Catalyst’s care team is a key part of its business and health care proposition: “We already have a lot of good independent physicians in North Texas,” Crow said. “They just need to be resourced a little better.”
Dr. Darla Kincaid, a pediatrician in Coppell, said she was drawn to Catalyst initially because of its contracts and focus on primary care. But as a small practice — seven doctors, a part-time psychiatrist and four advanced practitioners — it also needed the tools and personnel to help care for patients.
Many have expensive medications for asthma and other ailments, and the list of covered drugs changes regularly. She said pharmacists at Catalyst provide a level of service and follow-up that her practice couldn’t match.
“We wouldn’t be able to staff up those extenders,” Kincaid said.
Catalyst has over 200 employees, up from 30 five years ago, Crow said. And many on the second floor of the Plano headquarters are involved in caring for patients.
Last week, the team was helping a diabetic who was getting serious about his treatment. The pharmacist started by getting his medications in order, which included stopping some auto-refills that had piled up.
Then the pharmacist passed the patient to Tyrisha Mason, a registered nurse. The patient couldn’t join a gym to start working out regularly, she said, but he had a couple of 10-pound barbells and a stairway in his home. She suggested he walk up and down the stairs half a dozen times each day, carrying the barbells.
“Together, we set a goal,” Mason said, “and we met him where he was.”
Ancy Purnell, a registered dietitian, stepped in next. She and the patient reviewed his medical history and discussed nutrition labels and portion sizes. She helped him identify carbohydrates in particular foods and explained how they affected his health..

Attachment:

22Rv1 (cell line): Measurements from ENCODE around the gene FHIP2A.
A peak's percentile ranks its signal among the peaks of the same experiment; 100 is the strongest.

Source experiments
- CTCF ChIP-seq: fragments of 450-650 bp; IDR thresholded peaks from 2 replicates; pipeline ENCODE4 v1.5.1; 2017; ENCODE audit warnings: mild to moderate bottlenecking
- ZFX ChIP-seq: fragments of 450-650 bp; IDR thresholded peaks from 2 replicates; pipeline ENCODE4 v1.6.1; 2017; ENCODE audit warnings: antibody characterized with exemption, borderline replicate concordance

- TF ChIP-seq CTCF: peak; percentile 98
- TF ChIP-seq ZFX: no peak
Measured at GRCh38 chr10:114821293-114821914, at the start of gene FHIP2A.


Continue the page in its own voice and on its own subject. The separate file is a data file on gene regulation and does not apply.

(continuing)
“There’s a lot of educating,” Purnell said. “I spend a lot of time on that.”
That kind of follow-up has produced results, including over $55 million in savings in three years, Catalyst said. Over 90% of targeted patients adhered to their medication plan soon after the one-year mark. And high-intensity users had substantial savings — roughly $600 a person per month in health costs, the company said.
Dr. Stephen Buksh, an internist in Euless, said the Catalyst care team integrates right into his practice. He reels off the names of nurses and others who contact patients on his behalf and then update him.
“I could hire people but it wouldn’t be nearly as robust,” Buksh said.
Crow, a family physician for 13 years, co-founded Village Health Partners over a decade ago. The Plano group was lauded for creating a medical village with easier access to primary care docs, specialists and prescriptions. It has been an innovator in value-based care, which seeks to improve outcomes and lower costs.
For seven years, Crow has been building up StratiFi and Catalyst, believing the success of independent primary care physicians was crucial to any progress in the industry.
“Any moment they’re not thinking about the business, they can actually focus on clinical care,” Crow said. “And they don’t feel like they’re on an island.”